PositionInternational Air Transport Association

The sixth round of negotiations to further liberalise transatlantic air services takes place in Washington on 11-13 January. The EU is pushing the United States to give European airlines greater opportunities to invest in US carriers. A top priority for Washington is to prevent the emergence of new restrictions on night flights in European airports. The talks for a second Open Sky agreement, building on the one signed in April 2007, were launched in May 2008. The clock is beginning to tick: if they do not reach a deal by November 2010, either side - including an individual EU member state - can revoke the flying rights granted under the 2007 agreement.a

The US lead negotiator will continue to be John Byerly, deputy assistant secretary for transportation affairs at the US State Department. Byerly has held this post since 2001. As his position is politically-appointed, he could have been replaced by the Obama administration but, after months of uncertainty, it now appears he will stay. On the EU side, the key negotiator remains Daniel Calleja, director of air transport at the European Commission. However, there will be changes higher up the line: Antonio Tajani, outgoing EU transport commissioner, is likely to be replaced in February by Siim Kallas, current commissioner for administrative affairs. The Spanish EU Presidency will be closely involved in the dossier during its January-June 2010 tenure.a

The biggest obstacle the EU faces in its ownership/investment liberalisation push is not the US administration but the Congress. US lawmakers look unlikely to change a long-standing law that effectively prevents a US airline from being taken over by a European one. Indeed, Congress is currently considering a bill that could further tighten these restrictions, and require US government officials to inspect European aircraft repair stations. This Federal Aviation Administration bill had threatened to scupper the Open Sky talks entirely. However, EU officials are encouraged by the latest draft adopted by the Senate Commerce Committee, on 29 September 2009, as it does not contain the offending clauses on ownership and repair stations.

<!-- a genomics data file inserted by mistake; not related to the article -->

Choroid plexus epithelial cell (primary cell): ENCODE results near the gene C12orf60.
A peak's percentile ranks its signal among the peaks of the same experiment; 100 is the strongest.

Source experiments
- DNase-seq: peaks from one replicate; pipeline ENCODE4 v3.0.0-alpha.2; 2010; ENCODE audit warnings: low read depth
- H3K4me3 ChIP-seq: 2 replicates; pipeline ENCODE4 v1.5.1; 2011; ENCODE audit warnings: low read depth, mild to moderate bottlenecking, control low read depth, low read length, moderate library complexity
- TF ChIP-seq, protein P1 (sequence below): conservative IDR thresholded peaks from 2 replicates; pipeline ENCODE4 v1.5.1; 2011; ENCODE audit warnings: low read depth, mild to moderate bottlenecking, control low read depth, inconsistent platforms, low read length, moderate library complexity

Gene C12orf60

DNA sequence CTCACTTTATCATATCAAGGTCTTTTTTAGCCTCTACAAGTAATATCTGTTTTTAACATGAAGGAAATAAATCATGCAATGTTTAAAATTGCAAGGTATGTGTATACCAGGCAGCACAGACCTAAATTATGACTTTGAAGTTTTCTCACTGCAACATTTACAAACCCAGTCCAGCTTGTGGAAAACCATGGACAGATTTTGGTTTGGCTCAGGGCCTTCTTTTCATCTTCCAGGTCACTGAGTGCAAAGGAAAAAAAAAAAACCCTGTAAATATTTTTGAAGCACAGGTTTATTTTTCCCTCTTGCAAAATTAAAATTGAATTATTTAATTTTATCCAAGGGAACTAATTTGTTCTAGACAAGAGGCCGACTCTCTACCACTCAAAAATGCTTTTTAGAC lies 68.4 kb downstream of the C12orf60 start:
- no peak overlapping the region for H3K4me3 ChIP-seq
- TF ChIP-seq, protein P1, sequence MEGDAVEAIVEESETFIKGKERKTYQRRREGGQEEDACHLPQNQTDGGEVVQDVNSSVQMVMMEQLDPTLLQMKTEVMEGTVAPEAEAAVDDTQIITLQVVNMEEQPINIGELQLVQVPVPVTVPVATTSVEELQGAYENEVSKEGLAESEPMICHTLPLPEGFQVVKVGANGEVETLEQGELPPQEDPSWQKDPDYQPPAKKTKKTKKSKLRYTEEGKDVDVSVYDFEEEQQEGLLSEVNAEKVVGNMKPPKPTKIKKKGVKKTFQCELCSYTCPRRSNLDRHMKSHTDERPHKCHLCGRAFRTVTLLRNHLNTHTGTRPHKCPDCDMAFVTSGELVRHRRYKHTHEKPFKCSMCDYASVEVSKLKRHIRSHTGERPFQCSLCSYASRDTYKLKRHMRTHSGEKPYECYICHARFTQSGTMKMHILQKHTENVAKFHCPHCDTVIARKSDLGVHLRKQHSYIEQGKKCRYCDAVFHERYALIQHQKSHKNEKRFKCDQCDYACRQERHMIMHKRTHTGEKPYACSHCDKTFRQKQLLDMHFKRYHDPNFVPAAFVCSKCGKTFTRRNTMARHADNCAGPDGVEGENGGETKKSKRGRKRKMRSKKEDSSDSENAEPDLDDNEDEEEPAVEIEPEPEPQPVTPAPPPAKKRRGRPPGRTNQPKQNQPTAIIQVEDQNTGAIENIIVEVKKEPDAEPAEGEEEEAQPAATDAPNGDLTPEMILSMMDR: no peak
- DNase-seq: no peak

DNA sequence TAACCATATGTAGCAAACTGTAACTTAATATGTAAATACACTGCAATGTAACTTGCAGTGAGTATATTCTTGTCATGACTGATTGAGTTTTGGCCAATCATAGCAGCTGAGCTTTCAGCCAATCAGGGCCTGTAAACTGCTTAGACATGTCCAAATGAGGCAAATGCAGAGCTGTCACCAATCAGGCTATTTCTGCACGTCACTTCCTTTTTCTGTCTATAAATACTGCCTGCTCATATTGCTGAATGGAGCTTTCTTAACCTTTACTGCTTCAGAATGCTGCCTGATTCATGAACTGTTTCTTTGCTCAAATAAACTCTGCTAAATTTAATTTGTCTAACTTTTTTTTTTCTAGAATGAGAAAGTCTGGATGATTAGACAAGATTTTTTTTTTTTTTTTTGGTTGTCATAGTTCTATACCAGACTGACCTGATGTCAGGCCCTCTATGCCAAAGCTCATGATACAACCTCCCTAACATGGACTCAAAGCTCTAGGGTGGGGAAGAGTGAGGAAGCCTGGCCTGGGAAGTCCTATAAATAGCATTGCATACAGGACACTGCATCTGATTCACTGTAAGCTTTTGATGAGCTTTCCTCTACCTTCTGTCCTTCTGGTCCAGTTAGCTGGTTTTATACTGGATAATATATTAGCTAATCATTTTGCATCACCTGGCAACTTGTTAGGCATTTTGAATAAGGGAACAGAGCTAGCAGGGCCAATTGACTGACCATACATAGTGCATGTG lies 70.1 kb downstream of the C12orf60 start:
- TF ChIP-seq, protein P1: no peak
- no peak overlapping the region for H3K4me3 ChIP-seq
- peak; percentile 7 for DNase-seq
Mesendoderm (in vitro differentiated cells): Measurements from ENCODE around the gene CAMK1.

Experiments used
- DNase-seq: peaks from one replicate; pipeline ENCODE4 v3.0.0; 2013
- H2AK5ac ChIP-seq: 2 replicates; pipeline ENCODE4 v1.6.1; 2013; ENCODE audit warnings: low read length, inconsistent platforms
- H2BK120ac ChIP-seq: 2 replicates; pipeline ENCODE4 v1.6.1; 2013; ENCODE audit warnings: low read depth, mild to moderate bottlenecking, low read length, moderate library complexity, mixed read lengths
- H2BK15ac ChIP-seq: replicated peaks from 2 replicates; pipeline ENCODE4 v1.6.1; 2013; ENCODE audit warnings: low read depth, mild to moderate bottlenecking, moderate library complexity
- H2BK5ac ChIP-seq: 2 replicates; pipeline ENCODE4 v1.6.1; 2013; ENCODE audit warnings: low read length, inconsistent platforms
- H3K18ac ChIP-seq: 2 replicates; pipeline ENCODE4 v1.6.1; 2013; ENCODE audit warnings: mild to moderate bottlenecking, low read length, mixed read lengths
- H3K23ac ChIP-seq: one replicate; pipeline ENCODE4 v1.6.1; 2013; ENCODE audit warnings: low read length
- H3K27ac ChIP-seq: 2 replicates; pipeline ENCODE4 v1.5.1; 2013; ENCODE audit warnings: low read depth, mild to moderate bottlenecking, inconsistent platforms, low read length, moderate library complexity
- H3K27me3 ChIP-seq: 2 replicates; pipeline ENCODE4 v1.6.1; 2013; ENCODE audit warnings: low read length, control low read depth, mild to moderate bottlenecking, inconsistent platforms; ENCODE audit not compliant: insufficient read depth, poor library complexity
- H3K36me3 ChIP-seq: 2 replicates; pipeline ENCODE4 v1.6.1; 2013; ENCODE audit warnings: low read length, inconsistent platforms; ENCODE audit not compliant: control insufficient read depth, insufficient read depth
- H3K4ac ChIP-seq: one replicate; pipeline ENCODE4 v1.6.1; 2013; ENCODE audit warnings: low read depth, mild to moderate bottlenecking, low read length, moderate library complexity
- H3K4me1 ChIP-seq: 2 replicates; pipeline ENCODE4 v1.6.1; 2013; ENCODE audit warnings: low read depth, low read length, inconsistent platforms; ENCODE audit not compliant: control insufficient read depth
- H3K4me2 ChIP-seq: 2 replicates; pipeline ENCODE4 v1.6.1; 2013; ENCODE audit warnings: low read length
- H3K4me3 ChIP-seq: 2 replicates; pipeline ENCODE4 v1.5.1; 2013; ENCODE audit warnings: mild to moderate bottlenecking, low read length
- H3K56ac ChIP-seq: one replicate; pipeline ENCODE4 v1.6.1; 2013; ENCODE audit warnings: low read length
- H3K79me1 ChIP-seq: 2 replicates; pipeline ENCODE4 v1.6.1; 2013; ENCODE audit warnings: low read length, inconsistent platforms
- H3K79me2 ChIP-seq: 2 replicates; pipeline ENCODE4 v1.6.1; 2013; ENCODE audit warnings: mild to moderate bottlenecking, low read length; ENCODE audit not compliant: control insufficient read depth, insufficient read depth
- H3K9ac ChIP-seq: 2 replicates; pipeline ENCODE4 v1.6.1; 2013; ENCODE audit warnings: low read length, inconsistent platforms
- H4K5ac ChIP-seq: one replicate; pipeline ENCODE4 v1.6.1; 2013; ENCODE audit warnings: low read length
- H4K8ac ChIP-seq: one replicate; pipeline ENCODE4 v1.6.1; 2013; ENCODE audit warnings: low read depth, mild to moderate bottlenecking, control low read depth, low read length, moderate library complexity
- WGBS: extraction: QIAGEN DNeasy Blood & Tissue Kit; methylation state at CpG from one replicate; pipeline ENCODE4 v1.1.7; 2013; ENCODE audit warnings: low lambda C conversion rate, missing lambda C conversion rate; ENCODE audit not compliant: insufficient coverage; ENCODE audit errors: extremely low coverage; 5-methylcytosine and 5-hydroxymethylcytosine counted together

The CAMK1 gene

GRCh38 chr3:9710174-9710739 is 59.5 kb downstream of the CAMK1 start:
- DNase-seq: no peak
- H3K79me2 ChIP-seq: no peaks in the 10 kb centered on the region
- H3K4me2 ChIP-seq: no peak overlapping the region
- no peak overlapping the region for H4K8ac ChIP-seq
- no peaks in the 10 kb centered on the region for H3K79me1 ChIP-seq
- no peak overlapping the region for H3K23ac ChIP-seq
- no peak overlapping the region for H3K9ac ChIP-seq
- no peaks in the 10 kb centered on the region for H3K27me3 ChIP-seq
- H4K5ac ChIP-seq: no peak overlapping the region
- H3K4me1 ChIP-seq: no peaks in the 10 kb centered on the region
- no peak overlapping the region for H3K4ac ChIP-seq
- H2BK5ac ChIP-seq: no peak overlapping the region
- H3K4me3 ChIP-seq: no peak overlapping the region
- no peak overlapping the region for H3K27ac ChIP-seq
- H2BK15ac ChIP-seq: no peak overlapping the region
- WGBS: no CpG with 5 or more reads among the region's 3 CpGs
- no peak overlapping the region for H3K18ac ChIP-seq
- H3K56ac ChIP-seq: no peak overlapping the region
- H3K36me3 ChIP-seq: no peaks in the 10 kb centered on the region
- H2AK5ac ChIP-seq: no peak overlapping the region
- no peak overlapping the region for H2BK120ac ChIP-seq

Tough time for industry

The economic outlook for the aviation industry remains gloomy. The International Air Transport Association (IATA), which represents most of the world's carriers, has announced projected losses of US$5.6 billion for 2010, following up on losses of US$11 billion in 2009. European carriers are...

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